The Sican culture is the name that archaeologist Izumi Shimada gave to the culture that inhabited what is now the north coast of Peru between about 750 and 1375. The Sican culture is also referred to as Lambayeque culture, after the name of the region in Peru. It succeeded the Moche culture.

The Sican inhabited a coastal territory near the La Leche and Lambayeque Rivers. The archaeological sites span the Lambayeque region, including the Motupe, La Leche, Lambayeque, and Zaña valleys, near modern-day Chiclayo, Numerous sites have been identified in the Batán Grande area of the La Leche Valley.

The Early Sican period began around 750 and lasted until 900. The lack of artifacts has limited the development of knowledge about this early period. The Sican were probably descendants of the Moche culture, which fell around 800. The Early Sican culture is known for the highly polished, black-finish ceramics found in the La Leche Valley. This black-finish ceramic style began in the Moche culture prior to the Early Sican, and shows the sharing of cultures in the region.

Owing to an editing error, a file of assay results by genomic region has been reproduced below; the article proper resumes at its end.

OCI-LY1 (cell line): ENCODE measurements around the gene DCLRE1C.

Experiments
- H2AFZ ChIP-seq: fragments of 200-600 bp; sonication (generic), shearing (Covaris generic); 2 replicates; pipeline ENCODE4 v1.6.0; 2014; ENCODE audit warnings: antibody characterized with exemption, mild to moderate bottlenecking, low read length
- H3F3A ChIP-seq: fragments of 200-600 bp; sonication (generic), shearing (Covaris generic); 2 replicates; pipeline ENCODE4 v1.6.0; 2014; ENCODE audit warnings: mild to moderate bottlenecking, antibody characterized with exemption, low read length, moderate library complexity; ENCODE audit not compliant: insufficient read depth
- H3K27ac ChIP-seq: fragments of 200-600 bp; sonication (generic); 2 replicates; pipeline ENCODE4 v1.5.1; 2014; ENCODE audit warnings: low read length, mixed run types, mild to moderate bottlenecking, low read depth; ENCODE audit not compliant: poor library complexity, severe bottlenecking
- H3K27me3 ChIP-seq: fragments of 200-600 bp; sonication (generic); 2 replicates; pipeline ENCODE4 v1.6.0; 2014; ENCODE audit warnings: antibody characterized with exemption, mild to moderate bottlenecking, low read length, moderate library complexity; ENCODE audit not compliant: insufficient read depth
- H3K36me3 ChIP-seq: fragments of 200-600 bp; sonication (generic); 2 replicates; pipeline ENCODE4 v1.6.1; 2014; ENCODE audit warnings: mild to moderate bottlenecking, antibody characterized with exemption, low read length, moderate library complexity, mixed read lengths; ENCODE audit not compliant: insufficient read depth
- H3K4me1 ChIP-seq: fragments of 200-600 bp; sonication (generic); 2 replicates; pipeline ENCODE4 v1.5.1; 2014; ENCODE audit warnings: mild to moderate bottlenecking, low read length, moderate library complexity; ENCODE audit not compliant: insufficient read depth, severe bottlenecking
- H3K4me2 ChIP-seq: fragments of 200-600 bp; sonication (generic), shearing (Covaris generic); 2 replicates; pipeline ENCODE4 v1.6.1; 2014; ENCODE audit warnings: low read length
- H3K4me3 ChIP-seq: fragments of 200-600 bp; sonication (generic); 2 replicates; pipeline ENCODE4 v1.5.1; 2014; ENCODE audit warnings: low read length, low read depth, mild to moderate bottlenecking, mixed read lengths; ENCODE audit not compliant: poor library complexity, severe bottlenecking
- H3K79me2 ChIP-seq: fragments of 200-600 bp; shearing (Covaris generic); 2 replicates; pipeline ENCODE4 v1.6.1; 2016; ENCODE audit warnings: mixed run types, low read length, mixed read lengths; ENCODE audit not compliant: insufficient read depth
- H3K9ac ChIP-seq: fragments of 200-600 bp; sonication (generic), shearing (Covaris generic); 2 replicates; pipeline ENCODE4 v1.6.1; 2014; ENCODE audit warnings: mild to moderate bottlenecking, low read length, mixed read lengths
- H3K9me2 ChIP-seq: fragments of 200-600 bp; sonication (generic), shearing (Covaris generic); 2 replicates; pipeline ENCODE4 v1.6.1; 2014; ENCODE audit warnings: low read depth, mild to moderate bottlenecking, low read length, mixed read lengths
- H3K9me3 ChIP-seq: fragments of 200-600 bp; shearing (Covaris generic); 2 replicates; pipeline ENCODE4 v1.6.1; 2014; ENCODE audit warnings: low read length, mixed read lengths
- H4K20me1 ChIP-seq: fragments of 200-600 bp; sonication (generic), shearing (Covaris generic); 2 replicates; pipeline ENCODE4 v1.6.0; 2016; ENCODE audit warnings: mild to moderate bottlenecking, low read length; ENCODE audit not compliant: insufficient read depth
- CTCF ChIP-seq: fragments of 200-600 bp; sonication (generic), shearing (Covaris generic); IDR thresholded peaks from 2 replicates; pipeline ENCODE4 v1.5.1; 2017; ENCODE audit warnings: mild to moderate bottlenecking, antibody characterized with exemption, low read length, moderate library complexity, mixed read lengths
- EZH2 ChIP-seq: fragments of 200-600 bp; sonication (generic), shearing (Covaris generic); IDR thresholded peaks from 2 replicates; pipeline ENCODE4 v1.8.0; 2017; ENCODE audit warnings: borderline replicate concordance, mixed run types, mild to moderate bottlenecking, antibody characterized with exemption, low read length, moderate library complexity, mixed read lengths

The Middle Sican period lasted from 900 to 1100 . This is the period of the Sican’s “cultural florescence,” and is marked by the emergence of various cultural innovations, some of which were unprecedented in the local area. The decline of the Wari Empire and the Middle Cajamarca polity enabled the resurgence in local political and religious identity and autonomy. The Middle Sican culture is marked by distinctive characteristics in six areas: art and ideology, crafts and technology, funerary customs, long-distance trade, religious cities and monumental temples, and the structure and authority of the state. Together, these characteristics provide evidence that the Sicán culture had a highly productive economy, clear social differentiation, and an influential religious ideology. The religious ideology was the underpinning of the structure of their theocratic state.

The Late Sican period began around 1100 and ended with the conquest of the Lambayeque region by the Chimú kingdom of Chimor circa 1375. Around 1020, a major drought lasting 30 years occurred at Sican. At the time of the drought, the Sican Deity, so closely tied to the ocean and water in general, was at the center of Sican religion. The catastrophic changes in weather were thus linked to the Sican Deity, mainly to the failure of the Sican Deity to mediate nature for the Sican people.
After 30 years of uncertainty in respect to nature, the temples that were the center of Middle Sican religion and elite power were burned and abandoned between 1050 and 1100.